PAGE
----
Derrick Shippee


Vermont’s chief medical examiner has revised his conclusion about the death of the suspect in a 2019 double-murder in Hinsdale, stating that he now believes Derrick Shippee died by suicide.

Shippee, 28, was found dead on his relatives’ property in Vernon, Vt., on April 12, 2019, shortly after New Hampshire authorities announced he was wanted for the killings of Aaliyah D. Jacobs, 19, and Neal R. Bolster, 29, in Hinsdale a day earlier.

An autopsy found fentanyl and other drugs in Shippee’s system, and the Vermont Office of the Chief Medical Examiner initially ruled his death an accidental overdose.

The office changed that conclusion after the release last Friday of a two-year-old affidavit written by Todd Faulkner, then Hinsdale’s police chief. The affidavit, which had been under seal until then due to an ongoing investigation, mentions several witnesses who described Shippee saying things on April 11 that indicated he planned to die by overdose.

The medical examiner had not been aware of that information until The Sentinel reached out for comment last Friday, a spokesman for the Vermont Department of Health said. On Thursday, the spokesman, Bennett Truman, told The Sentinel that Chief Medical Examiner Steve Shapiro had updated the death record after reviewing the affidavit.

“Although the levels of illicit drugs in Mr. Shippee’s blood are not orders of magnitude higher [than] levels seen in other accidental overdoses and there is no way to explain how he ended up at his final location of death, it is my opinion based on the affidavit that Mr. Shippee traveled to VT to end his life,” Shapiro wrote in a notice amending the death certificate.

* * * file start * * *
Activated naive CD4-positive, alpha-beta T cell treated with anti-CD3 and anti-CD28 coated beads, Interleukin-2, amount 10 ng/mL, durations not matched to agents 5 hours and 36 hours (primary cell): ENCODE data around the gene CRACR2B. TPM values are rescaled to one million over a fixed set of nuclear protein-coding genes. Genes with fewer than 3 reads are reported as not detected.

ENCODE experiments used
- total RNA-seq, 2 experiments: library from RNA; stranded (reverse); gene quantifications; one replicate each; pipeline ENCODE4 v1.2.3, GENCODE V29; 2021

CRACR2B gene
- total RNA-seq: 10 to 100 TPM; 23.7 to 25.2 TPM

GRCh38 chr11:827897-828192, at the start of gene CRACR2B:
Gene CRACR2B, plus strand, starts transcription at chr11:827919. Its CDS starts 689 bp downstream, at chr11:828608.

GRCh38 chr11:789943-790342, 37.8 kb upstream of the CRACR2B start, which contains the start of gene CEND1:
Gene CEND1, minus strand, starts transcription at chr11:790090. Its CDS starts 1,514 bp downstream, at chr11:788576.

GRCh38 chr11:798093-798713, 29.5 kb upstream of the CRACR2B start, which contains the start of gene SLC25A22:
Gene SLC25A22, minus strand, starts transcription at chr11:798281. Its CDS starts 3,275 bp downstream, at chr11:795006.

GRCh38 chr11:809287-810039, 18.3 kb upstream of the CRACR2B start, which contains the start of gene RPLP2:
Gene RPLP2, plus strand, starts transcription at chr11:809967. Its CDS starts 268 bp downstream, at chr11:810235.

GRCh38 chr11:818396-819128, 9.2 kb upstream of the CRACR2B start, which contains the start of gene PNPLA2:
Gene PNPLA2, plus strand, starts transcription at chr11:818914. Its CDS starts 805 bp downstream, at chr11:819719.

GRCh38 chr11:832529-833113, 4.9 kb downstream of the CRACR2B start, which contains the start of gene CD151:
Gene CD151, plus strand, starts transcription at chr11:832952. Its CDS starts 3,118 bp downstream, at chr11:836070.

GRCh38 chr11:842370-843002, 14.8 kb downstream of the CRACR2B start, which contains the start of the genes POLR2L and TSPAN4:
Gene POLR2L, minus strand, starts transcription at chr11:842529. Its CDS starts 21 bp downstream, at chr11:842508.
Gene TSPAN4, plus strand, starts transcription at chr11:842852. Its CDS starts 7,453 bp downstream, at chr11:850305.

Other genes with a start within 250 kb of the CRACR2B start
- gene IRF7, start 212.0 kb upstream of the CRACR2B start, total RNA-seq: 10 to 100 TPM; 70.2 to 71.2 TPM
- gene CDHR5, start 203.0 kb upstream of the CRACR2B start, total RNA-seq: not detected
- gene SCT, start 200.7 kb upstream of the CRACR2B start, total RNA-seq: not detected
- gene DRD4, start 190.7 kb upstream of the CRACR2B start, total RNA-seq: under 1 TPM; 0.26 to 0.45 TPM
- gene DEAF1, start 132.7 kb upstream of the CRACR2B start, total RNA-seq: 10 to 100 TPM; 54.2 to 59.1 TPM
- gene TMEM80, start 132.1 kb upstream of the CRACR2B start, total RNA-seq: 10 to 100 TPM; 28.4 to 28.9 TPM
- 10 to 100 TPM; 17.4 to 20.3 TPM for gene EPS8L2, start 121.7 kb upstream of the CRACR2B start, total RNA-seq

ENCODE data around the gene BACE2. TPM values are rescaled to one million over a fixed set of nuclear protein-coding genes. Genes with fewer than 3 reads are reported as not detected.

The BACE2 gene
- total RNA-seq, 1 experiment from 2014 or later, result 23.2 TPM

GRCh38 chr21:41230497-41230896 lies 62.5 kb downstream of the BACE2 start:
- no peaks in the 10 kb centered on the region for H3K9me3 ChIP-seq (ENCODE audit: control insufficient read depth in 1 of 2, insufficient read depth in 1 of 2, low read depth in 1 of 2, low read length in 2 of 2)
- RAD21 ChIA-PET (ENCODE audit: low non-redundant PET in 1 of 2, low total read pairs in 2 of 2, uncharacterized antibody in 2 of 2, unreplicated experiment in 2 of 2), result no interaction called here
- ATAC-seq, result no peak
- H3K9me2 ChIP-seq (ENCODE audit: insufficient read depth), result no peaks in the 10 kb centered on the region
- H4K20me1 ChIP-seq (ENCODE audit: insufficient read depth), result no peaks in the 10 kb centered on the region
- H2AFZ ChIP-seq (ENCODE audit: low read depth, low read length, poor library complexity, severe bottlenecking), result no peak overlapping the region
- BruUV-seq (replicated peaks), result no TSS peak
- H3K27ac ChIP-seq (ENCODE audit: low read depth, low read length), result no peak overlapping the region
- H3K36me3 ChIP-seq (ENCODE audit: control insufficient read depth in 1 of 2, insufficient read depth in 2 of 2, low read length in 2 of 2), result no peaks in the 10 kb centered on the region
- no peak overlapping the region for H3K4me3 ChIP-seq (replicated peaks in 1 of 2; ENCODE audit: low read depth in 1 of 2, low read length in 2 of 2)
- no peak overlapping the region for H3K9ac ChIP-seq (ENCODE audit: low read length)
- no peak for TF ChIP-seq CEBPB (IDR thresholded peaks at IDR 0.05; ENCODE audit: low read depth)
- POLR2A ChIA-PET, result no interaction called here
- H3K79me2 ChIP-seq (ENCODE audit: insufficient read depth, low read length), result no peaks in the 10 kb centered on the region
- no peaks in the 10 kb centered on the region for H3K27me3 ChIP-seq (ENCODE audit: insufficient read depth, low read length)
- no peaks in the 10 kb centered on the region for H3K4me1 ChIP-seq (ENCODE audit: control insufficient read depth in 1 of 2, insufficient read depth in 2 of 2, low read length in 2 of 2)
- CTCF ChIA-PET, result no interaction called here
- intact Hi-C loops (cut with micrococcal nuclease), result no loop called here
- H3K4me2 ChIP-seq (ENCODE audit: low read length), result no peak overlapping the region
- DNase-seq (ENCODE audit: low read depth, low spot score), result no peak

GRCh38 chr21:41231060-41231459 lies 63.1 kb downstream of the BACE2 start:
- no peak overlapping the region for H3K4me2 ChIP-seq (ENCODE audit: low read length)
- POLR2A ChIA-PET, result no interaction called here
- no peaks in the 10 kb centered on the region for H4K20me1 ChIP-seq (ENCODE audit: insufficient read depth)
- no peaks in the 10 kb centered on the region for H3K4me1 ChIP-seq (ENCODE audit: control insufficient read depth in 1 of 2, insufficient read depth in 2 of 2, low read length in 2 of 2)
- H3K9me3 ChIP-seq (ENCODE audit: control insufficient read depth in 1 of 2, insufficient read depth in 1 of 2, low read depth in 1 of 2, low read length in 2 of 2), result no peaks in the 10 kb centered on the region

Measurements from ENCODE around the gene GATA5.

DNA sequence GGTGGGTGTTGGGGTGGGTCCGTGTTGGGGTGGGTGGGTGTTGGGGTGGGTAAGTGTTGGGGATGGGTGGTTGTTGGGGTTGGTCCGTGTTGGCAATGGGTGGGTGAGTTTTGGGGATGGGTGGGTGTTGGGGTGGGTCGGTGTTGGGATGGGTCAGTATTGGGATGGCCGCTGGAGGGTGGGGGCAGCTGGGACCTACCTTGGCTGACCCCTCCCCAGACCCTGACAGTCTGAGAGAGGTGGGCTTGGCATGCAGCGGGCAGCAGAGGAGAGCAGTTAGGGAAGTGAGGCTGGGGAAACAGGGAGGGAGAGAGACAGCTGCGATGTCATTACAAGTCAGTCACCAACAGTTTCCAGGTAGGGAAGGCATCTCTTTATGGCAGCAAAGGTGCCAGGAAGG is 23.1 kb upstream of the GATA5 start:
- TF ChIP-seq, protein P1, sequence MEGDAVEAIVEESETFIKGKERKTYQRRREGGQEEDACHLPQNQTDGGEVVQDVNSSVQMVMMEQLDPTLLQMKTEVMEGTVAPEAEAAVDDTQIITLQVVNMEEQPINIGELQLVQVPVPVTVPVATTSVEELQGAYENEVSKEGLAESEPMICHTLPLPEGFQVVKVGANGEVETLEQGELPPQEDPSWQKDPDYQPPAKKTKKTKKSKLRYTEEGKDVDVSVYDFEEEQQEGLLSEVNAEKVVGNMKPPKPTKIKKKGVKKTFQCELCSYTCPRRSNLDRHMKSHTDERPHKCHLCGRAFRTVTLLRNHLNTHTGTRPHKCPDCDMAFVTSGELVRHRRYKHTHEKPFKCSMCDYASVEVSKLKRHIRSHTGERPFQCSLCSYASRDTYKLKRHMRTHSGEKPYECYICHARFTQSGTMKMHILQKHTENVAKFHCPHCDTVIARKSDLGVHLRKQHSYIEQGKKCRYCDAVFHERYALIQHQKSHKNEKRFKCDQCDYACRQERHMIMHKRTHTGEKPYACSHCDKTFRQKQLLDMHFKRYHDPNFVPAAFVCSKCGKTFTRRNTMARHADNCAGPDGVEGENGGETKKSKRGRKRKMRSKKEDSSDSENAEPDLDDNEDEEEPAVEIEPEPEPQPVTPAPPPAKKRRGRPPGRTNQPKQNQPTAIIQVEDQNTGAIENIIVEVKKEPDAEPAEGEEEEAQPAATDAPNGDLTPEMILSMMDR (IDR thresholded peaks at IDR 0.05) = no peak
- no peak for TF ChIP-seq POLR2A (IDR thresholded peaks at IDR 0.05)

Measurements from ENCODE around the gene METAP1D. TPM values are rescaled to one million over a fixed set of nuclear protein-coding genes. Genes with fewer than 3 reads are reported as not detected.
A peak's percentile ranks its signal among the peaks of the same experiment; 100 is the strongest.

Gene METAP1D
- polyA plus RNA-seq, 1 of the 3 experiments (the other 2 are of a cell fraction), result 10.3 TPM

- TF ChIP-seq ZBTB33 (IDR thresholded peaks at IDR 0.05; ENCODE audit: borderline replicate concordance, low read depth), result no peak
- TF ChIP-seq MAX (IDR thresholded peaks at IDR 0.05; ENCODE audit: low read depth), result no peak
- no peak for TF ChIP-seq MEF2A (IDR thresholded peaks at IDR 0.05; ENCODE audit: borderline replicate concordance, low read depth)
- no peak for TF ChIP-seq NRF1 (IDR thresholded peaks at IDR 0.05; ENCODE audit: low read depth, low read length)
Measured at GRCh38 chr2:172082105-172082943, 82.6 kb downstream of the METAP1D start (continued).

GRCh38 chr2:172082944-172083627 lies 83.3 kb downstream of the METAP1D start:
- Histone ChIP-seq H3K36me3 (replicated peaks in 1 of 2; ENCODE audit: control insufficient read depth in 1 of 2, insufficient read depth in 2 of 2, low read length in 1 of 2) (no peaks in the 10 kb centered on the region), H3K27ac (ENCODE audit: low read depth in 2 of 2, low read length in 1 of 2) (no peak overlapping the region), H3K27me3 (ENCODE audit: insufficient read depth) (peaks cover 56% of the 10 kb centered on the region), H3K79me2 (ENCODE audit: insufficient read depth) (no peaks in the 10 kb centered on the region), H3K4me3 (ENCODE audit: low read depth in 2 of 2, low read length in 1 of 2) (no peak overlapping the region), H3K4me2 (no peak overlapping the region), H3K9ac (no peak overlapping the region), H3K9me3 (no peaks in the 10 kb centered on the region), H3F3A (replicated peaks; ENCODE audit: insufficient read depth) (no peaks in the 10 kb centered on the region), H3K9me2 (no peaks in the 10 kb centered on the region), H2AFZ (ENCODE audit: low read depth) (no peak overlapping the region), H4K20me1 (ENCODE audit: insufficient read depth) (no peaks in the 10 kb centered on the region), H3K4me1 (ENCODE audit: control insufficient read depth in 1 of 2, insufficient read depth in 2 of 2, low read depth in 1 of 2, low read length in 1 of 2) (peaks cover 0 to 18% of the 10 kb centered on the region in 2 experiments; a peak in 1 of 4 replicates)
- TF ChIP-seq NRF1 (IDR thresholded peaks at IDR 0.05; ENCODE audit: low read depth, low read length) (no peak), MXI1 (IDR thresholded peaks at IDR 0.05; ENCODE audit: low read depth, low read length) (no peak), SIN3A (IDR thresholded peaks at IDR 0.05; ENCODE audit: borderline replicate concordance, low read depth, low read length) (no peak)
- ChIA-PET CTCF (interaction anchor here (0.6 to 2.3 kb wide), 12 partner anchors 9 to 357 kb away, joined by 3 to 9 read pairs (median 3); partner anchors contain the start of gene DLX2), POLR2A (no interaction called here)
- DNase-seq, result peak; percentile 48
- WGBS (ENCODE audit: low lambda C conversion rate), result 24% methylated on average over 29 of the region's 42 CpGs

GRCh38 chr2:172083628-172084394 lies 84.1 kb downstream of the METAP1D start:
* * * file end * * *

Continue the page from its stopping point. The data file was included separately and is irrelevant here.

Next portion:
Jacobs and Bolster were found shot dead in Bolster’s home on Plain Road in Hinsdale on April 11, 2019. One person told police that, later that day, Shippee told him Bolster had owed him money, according to the affidavit.

The same man reported driving with Shippee to his grandparents’ junkyard in Vernon, and said Shippee produced hundreds of bags of heroin and said he wasn’t going back to jail, according to the affidavit.

That night, police responded to the junkyard after hearing from family members concerned Shippee was going there to overdose, according to the affidavit.

Shippee’s father showed a New Hampshire state trooper a text message that, in Faulkner’s words, “indicated that Derrick SHIPPEE was going to overdose and kill himself, and something to the effect that he was being blamed for killing someone.” An ex-girlfriend of Shippee said he called her that evening to say, “I love you, I’ll see you on the other side,” according to the affidavit.

Though Shippee died before he could be tried for the murders, the N.H. Attorney General’s Office said it remains confident he was the killer.

Shippee’s death certificate lists a Westmoreland address, though one of the people interviewed by police said he was living in Keene.

Paul Cuno-Booth can be reached at 352-1234, extension 1409, or Follow him on Twitter @PCunoBoothKS